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Statutory Liquidity Ratio: Understanding Monetary Policy (for UPSC CSE)
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All banks of India have to keep a fraction of their total net time and demand liability. That's how the lesson starts with the definition of SLR or Statutory Liquidity Ratio. After covering the definition, the lesson goes on to deal with what all SLR contains including cash, gold reserves etc, how it was brought down after the recommendation of Narsimhan committee and the lesson ends with the discussion between differences of SLR and CRR.

Ayussh Sanghi is teaching live on Unacademy Plus

Ayussh Sanghi
Passionate Educator - CSE / Other Govt Exams [Peep into my Unacademy Plus Courses & experience awesome learning.]

U
Unacademy user
please use hindi full
Sir, I have a doubt. If the internal mechanism of bank rate, repo rate, reverse repo rate, Omo and CRR, is to control the money supply in the system. Why does it have so many mechanisms instead of one mechanism?
everything has its own function repo rate for small time loans bank rate for longer time loans like that only
as SLR is kept in non cash form, why did you mention cash in the 5th slide sir???
Sir do Financial institutions and Non banking financing companies also have to maintain CRR and SLR
Sir on ur video on crr ... In that slide at 8:20 u have mentioned that reduction in crr leads to Decrease In money supply? How
A
Thanks so much sir..
  1. MONETARY POLICY Statutory Liquidity Ratio PART 6 BY AYUSSH SANGHI


  2. ABOUT ME >Passionate about Teaching >Taught at most reputed Civil Services Institutes >CA, Lawyer >Hit "Contribute to Ayussh" Follow me on: https://unacademy.in/user/ AyusshSanghi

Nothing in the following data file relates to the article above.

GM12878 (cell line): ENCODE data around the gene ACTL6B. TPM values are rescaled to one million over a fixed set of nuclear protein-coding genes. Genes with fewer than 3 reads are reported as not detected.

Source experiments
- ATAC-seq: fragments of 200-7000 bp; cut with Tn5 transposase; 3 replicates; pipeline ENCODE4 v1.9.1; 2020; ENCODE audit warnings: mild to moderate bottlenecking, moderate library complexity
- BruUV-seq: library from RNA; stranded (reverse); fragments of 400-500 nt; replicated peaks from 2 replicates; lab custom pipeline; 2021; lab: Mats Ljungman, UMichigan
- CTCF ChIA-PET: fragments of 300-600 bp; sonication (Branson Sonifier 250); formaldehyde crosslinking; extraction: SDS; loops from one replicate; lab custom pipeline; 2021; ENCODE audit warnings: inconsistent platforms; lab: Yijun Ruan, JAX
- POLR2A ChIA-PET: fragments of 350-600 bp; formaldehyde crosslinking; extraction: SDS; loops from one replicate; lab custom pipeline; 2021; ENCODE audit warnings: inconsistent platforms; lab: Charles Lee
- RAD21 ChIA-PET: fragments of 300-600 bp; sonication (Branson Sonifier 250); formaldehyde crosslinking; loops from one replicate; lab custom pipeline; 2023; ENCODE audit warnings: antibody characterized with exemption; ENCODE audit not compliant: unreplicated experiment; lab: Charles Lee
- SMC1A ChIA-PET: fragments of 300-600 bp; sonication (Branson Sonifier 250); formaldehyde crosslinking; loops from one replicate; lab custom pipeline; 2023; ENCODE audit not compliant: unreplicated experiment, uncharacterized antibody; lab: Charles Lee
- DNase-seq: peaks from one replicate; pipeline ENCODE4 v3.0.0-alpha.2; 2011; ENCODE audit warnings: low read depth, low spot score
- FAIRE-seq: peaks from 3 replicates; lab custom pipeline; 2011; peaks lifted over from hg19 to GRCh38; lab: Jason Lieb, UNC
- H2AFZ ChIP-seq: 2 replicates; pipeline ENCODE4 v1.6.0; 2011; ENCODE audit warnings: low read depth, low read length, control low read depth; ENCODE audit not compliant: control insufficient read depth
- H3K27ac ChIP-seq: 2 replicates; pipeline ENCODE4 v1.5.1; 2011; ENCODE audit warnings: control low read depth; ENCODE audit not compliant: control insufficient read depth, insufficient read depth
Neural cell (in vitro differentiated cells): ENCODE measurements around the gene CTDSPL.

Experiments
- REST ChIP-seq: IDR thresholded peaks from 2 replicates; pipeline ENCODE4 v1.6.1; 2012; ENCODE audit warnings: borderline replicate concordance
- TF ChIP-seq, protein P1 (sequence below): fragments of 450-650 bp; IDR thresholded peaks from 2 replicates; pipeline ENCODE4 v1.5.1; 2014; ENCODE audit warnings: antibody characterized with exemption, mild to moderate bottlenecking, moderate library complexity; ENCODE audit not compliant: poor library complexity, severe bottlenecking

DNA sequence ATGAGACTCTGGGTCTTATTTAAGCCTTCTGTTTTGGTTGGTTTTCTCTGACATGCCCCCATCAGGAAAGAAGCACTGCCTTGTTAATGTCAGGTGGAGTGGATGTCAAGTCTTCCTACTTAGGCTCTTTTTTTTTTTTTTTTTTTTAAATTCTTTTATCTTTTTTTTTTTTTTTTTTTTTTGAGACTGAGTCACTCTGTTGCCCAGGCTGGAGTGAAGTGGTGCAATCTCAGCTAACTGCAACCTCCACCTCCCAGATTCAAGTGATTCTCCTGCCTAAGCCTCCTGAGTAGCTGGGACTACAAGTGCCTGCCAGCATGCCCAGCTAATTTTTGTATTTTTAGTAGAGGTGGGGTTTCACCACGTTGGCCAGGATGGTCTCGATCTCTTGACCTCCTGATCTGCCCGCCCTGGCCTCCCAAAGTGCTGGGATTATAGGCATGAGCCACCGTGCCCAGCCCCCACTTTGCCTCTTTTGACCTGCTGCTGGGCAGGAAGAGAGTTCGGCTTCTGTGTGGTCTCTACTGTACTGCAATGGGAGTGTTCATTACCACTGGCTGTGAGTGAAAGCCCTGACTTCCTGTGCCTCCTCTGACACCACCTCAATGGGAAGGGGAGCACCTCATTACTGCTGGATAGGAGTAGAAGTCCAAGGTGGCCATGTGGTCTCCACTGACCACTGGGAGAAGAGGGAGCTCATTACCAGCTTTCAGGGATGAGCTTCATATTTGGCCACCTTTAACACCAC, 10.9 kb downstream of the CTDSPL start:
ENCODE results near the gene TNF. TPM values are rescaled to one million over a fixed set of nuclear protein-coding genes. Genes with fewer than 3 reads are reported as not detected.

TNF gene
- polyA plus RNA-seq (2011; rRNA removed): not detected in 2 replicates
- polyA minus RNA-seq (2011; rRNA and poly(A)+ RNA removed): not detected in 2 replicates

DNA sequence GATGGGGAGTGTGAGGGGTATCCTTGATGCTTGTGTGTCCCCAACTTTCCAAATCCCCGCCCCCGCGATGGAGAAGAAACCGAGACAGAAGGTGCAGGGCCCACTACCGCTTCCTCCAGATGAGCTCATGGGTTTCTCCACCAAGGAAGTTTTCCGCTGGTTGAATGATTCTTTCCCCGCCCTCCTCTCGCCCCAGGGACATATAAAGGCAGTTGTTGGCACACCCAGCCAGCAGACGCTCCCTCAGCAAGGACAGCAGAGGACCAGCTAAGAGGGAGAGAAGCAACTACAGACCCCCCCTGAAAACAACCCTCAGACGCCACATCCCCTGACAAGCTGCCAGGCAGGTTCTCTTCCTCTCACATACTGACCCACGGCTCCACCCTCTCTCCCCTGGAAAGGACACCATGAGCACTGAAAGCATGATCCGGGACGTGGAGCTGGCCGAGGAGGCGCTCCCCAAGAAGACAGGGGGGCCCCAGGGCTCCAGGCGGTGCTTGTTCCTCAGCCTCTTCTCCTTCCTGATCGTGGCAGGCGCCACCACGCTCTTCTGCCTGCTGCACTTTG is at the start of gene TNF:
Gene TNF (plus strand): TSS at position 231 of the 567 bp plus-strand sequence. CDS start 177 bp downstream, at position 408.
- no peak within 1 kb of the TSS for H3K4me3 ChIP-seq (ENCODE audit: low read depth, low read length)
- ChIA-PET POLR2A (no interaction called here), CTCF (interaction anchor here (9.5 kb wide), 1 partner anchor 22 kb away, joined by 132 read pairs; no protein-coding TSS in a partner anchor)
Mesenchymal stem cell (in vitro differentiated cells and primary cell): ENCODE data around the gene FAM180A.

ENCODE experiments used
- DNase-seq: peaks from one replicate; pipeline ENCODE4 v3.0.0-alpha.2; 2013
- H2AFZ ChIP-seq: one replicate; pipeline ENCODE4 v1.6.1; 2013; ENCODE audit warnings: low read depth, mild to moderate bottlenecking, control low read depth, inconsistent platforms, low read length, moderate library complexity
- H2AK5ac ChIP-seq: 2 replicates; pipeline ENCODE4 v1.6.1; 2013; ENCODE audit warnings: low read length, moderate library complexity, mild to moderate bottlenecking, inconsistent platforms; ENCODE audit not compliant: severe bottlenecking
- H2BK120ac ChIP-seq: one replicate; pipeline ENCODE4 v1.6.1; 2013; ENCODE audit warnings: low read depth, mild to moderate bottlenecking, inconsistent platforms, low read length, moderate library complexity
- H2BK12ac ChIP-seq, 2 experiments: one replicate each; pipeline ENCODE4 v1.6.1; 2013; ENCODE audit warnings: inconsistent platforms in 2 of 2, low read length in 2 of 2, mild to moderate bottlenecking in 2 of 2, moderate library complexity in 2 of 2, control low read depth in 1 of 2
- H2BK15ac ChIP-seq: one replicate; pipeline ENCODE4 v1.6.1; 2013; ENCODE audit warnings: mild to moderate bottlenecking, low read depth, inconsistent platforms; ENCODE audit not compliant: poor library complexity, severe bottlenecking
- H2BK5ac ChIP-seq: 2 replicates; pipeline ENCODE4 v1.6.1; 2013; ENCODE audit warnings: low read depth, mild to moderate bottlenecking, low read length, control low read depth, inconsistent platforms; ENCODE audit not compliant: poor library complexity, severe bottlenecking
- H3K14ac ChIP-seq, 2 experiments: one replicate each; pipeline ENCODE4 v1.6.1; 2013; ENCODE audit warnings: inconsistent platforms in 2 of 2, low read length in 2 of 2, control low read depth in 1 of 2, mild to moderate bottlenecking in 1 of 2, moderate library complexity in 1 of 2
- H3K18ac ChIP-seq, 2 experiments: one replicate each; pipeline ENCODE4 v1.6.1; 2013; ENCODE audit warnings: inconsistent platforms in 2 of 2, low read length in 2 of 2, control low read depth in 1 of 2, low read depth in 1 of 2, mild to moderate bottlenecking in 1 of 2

3. Statutory Liquidity Ratio (SLR All banks of India have to keep a fraction of their total net time and demand liabilities in the form of liquid assets such as: G-secs, precious metals approved securities amongst others.


  4. Statutory Liquidity Ratio (SLR The Ratio of these liquid assets to the total demand and time liabilities is called Statutory Liquidity Ratio. * This ratio was prescribed by the Section 24 (2A) of Banking Regulation Act 1949 * The original ratio mandated for a 23% SLR.


  5. What all forms a part of SLR? SLR deposits include: Cash, Gold reserves kept in the bank Balances with RBI, * Net balance in Current Account & * Investment in Government Securities (if any). * SLR has to be maintained on a daily basis by every bank


  6. What all forms a part of SLR? * The banking system of India has had very high SLR's in the 1980s, and highest in first two year of 1990s. * On the recommendations of Narsimham Committee I it was brought down from 38.5% to 25%. * At present, the SLR is 21% (August 2016)


  7. Differences between CRR and SLR CRR and SLR are the quantitative instruments of Reserve Bank of India's monetary control policy. CRR indicates the quantum of cash that banks are required to keep with the Reserve Bank (in their premises) as a proportion of their net demand and time liabilities (NDTL) SLR prescribes the amount of money that banks must invest in securities issued by the government. This is not kept with RBI but with banks themselves.